Sharing Dos and Don’ts for Nonprofits
Facebook is a world of cat photos and Instagram is a world of lunch photos. It’s something we all love to joke about. But sharing the right stuff, the right way, and at the right time is crucial when it comes to nonprofit organizations.
Here are some tips to help you figure it all out:
Get permission. Never share information without having obtained permission from those in question, whether it’s a person you refer to by name or a photo of a volunteer. Don’t share details about or photos of minors without parental consent. Don’t share gossipy news about people without making sure you can back up what you write with sources.
Even if you recount a story without naming names, you’re better off obtaining permission. If you think they won’t give you permission if you ask, maybe don’t write it in the first place! As for posting info on or photos of kids, you may very well be in violation of the Children’s Online Privacy Protection Act (COPPA). This is not a headache your organization needs. Getting permission first protects you and your organization, not to mention the children or people in question.
Get to know your followers. Each social networking venue has its own type of user. Learning about the social spheres at these varied websites takes time and lots of engagement. By learning about the circles on the different sites you’ll get a better handle on what type of stuff to post on each website. It can be a help to study how other nonprofits are using these social networking websites. Events may be better shared on Facebook while updates on fundraising efforts may be better received on Twitter.
Engage users by making them useful. Giving your followers a task or a tip can help energize your nonprofit’s social media campaign. For instance, during the aftermath of Hurricane Sandy, the car donation charity, Kars For Kids, held a coat giveaway campaign for kids left without suitably warm clothing for winter as a result of the storm. Using the hashtag #HurricaneSandy on Twitter in conjunction with a call for volunteers to help with the giveaway could be an effective way to engage the public and make it take note of the charity’s work.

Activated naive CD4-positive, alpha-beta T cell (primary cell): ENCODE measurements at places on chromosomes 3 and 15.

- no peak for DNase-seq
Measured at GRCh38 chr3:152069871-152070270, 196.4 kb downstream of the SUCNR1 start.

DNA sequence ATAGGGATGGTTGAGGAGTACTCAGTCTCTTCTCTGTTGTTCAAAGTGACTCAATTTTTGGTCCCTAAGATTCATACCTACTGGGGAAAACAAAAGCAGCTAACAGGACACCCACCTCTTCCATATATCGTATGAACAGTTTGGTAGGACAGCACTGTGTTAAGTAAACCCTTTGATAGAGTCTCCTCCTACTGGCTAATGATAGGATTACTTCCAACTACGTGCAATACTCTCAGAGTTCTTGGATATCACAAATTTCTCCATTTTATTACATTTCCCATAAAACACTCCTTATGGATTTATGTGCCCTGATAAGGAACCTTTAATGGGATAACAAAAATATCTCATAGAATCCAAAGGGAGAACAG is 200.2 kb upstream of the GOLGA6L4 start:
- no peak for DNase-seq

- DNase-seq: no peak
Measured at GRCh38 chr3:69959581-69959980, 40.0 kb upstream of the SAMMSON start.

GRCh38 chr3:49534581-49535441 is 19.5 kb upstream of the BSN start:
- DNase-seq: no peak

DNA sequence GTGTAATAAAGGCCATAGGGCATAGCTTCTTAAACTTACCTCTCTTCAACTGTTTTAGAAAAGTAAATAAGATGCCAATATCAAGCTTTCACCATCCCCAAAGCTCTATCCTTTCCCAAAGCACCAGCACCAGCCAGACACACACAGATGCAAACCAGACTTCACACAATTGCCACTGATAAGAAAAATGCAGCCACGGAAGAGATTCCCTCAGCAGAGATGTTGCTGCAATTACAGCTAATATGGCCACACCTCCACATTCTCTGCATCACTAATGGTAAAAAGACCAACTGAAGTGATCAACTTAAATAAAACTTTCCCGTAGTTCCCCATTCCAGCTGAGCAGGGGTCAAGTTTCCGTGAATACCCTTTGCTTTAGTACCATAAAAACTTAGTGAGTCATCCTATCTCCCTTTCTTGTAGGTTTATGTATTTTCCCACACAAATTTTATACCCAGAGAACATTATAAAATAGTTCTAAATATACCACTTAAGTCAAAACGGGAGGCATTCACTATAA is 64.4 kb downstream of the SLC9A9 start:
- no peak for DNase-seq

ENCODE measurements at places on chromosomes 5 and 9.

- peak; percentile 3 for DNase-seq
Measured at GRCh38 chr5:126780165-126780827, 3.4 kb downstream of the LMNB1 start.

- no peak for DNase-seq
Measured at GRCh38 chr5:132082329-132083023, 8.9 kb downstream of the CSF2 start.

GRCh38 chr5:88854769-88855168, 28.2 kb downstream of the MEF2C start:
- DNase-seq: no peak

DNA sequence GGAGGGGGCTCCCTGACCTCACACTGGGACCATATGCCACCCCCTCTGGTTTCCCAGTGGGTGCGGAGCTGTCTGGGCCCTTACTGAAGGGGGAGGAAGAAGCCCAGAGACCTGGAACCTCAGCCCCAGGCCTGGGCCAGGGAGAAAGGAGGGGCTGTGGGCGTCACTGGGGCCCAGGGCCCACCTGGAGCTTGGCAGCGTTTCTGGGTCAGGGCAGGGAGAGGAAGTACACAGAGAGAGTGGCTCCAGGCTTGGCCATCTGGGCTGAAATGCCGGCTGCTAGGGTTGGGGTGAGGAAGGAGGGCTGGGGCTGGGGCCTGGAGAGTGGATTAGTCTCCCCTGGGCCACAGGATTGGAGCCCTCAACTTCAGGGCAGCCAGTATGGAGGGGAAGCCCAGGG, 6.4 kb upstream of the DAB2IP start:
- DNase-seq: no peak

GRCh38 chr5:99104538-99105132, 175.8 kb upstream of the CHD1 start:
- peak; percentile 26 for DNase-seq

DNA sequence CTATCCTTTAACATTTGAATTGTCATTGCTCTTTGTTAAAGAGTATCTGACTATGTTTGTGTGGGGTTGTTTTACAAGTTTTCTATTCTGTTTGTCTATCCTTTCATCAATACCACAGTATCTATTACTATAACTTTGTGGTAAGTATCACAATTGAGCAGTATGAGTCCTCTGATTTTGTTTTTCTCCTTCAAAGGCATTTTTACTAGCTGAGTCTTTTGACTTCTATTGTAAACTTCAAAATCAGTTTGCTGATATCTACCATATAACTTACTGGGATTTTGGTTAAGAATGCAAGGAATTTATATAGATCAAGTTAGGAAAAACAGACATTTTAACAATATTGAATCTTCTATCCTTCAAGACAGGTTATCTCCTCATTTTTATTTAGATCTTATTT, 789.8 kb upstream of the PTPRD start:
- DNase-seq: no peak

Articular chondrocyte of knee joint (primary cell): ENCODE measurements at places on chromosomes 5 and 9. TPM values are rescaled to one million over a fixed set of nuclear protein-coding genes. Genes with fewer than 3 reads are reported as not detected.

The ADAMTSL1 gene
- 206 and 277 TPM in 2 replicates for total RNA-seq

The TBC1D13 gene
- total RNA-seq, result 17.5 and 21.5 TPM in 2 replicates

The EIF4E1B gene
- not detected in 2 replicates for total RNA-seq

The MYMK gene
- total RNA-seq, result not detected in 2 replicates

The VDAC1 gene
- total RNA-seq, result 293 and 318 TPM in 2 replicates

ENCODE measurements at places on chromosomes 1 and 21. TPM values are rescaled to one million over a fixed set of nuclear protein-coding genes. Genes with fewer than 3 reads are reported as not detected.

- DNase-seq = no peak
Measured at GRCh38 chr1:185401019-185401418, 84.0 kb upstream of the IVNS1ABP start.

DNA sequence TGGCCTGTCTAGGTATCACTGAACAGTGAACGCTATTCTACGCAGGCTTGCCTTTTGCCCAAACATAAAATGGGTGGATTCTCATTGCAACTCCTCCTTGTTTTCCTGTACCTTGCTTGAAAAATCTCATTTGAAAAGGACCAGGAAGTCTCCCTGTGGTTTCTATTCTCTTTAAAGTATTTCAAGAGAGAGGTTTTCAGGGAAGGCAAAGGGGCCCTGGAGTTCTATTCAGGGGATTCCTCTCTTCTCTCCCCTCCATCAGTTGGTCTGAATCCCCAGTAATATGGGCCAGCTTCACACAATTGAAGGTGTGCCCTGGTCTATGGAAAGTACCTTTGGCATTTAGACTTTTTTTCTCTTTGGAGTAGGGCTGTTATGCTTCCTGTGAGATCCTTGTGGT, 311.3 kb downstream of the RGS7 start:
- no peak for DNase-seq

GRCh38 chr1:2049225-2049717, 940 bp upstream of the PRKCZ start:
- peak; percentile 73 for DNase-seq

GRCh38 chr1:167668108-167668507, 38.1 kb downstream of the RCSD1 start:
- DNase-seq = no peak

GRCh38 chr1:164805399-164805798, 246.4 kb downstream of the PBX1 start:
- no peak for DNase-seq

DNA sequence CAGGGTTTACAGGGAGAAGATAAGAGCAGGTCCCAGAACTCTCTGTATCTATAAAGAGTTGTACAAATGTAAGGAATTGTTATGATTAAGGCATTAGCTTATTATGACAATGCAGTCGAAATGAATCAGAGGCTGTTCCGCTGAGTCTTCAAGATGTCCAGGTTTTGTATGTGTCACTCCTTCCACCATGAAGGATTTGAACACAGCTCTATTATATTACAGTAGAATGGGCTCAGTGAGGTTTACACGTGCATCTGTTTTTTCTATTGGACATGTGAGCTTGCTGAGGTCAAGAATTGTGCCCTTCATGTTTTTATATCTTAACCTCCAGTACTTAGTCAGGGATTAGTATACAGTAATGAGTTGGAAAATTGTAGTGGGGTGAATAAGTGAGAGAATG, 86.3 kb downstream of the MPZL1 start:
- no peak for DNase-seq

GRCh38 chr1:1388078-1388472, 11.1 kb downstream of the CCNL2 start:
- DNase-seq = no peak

Spam with too much sharing. There’s a fine line between sharing and spam. People like to keep abreast of what your nonprofit is doing, but if you take over their newsfeeds with post after post after post, they won’t thank you. More likely, they’ll unfriend, unfollow, or unlike you or your nonprofit’s page. One 2014 study found that of 1,528 Facebook users who “liked” a page, 630 of them subsequently “unliked” the page because of its nuisance value after a campaign or giveaway was concluded. That’s 38%, nothing to sniff at. Make sure your posts are interesting and relevant. If not, stifle the urge to post. It’s just not worth it.
Break the law. Anyone who opens a social media account checks a box to show they agree to the website’s Terms of Service Agreement (TSA). Most people don’t actually read those terms. As a nonprofit, however, it’s your duty to not only read the TSA, but to follow it unswervingly. You don’t want to be liable to a nuisance lawsuit for some silly infringement that could have easily have been avoided. Hate legalese? Have your nonprofit legal team read it for you and give you the lowdown. You’ll find that each social networking venue has a slightly different agreement. It’s important to keep these distinctions in mind when running campaigns.
Delete or ignore negative comments. You may not like that comment sitting on your nonprofit’s page, but delete or ignore it at your nonprofit’s peril. Addressing complaints makes people feel you give a hoot. Ignoring or deleting them gives your nonprofit a bad rep. Validate the complainant and offer your assistance. Answer all feedback, no matter what form it takes.
All in all, social media can be a powerful force for branding your nonprofit and engaging your public. But there are dangers in misusing social media. It behooves every nonprofit to use social media wisely, so as to reap the benefits and avoid the pitfalls.